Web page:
Finding funds to improve US infrastructure

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Transportation advocates are hoping President Obama brings a sense of urgency to discussions about boosting infrastructure spending in his State of the Union address Tuesday.

Obama has called for increasing road and transit spending during addresses to Congress in previous years, but this time, the federal highway trust fund has only months before it is predicted to go bankrupt.

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Building America’s Future (BAF) President Marcia Hale said the reality of the transportation funding shortfall necessitates Obama addressing the issue with gusto.

“President Obama has always advocated for modernizing our ports, airports, roads and bridges while also building important new projects,” Hale said. “We hope that he will raise this issue on Tuesday with a real sense of urgency, because we need to invest in our infrastructure to remain economically competitive and to create badly needed jobs.”

Hale said Obama should call for Congress to renew the Moving Ahead for Progress in the 21st Century Act that is scheduled to expire in September. The measure includes funding for road and transit projects and authorizes the collection of the 18.4 cents per gallon federal gas tax that has traditionally paid for these projects.

The difference between the amount of money the gas tax is scheduled to bring in and the amount of money needed to maintain the existing transportation system is projected to reach $20 billion, as cars become more fuel efficient, and Americans drive less.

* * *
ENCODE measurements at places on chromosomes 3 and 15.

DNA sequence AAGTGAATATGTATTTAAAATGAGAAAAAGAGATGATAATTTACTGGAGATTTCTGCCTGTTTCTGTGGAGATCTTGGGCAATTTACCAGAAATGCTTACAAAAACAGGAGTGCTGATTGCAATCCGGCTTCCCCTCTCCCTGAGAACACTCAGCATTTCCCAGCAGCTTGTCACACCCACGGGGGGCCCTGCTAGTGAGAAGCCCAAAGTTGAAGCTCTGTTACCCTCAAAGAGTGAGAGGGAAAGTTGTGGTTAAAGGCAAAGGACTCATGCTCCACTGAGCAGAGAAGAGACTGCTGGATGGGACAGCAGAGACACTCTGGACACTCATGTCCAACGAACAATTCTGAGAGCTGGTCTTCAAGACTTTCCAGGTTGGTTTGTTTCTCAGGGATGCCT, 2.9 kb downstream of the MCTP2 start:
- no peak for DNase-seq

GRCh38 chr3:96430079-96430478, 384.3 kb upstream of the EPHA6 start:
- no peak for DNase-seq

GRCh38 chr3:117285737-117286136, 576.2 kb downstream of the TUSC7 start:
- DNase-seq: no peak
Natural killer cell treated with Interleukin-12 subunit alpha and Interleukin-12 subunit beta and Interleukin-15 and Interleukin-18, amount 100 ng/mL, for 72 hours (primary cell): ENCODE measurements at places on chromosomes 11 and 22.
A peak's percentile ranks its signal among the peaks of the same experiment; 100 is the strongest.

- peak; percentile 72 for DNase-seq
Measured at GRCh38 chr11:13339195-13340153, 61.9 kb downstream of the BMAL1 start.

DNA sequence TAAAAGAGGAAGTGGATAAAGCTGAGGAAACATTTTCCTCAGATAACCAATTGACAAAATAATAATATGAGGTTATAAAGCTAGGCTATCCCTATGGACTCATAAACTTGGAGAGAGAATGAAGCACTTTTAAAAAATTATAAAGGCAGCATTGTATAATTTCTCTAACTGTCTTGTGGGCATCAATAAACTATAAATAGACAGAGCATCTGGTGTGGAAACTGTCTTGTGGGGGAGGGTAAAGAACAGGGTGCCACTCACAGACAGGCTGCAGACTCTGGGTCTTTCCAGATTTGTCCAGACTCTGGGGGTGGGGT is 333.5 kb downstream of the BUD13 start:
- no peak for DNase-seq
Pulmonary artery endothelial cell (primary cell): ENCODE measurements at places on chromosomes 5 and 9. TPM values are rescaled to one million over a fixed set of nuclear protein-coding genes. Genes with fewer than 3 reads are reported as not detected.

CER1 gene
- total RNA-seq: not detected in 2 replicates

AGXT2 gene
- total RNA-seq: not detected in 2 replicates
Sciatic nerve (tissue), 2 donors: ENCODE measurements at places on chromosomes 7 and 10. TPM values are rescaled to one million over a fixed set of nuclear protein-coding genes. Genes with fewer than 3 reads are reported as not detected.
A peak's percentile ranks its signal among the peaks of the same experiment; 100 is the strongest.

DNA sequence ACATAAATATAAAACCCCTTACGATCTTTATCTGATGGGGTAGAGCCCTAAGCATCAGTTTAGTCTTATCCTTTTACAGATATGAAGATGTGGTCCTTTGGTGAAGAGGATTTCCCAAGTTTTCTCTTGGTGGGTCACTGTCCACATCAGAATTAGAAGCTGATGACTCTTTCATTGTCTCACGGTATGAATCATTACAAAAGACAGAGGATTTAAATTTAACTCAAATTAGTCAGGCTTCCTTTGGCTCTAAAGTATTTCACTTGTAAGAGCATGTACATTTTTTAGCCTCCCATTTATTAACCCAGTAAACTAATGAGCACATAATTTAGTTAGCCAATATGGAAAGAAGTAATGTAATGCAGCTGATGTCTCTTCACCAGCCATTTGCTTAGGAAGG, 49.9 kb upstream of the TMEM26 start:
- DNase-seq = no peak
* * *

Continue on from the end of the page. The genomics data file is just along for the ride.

Hale said Obama should issue a strong call for the establishment of a national infrastructure bank to address the funding gap. She said she’d like to hear Obama push “the bipartisan national infrastructure bank bills, which have already been introduced.”

The BAF chief added that Obama should restate his support for high-speed railways.

Air Line Pilots Association President Lee Moak said he was hoping to hear Obama address Congress’s policy toward the airline industry. 

Moak said he also wanted Obama to disavow a Department of Homeland Security plan to establish a “preclearance” facility for airline passengers in the United Arab Emirates (UAE), where no U.S. airlines offer flights.

“We are looking for a commitment to fair skies and a level playing field that will allow our U.S. carriers to compete in a global marketplace,” Moak said.

Transportation advocates outside of Washington have a vested interest in Obama’s State of the Union speech as well. They say they have a potential solution to the road and transit funding crisis.

Highstar Capital founder Christopher Lee said he hopes to hear the president offer support for public-private partnerships.

Lee’s company has invested in international projects, such London City Airport, and dabbled in U.S. infrastructure construction like Ports America in Iselin, N.J. 

“As someone who knows the potential and value of private-public partnerships, I hope President Obama uses the State of the Union to tell America that we can do big things again,” Lee said. “When private-public partnerships are done right, they create jobs, increase tax revenue and provide a return on investment. But we need leadership and bipartisan cooperation in Washington to unlock the potential of private-public partnerships so they can be done right.”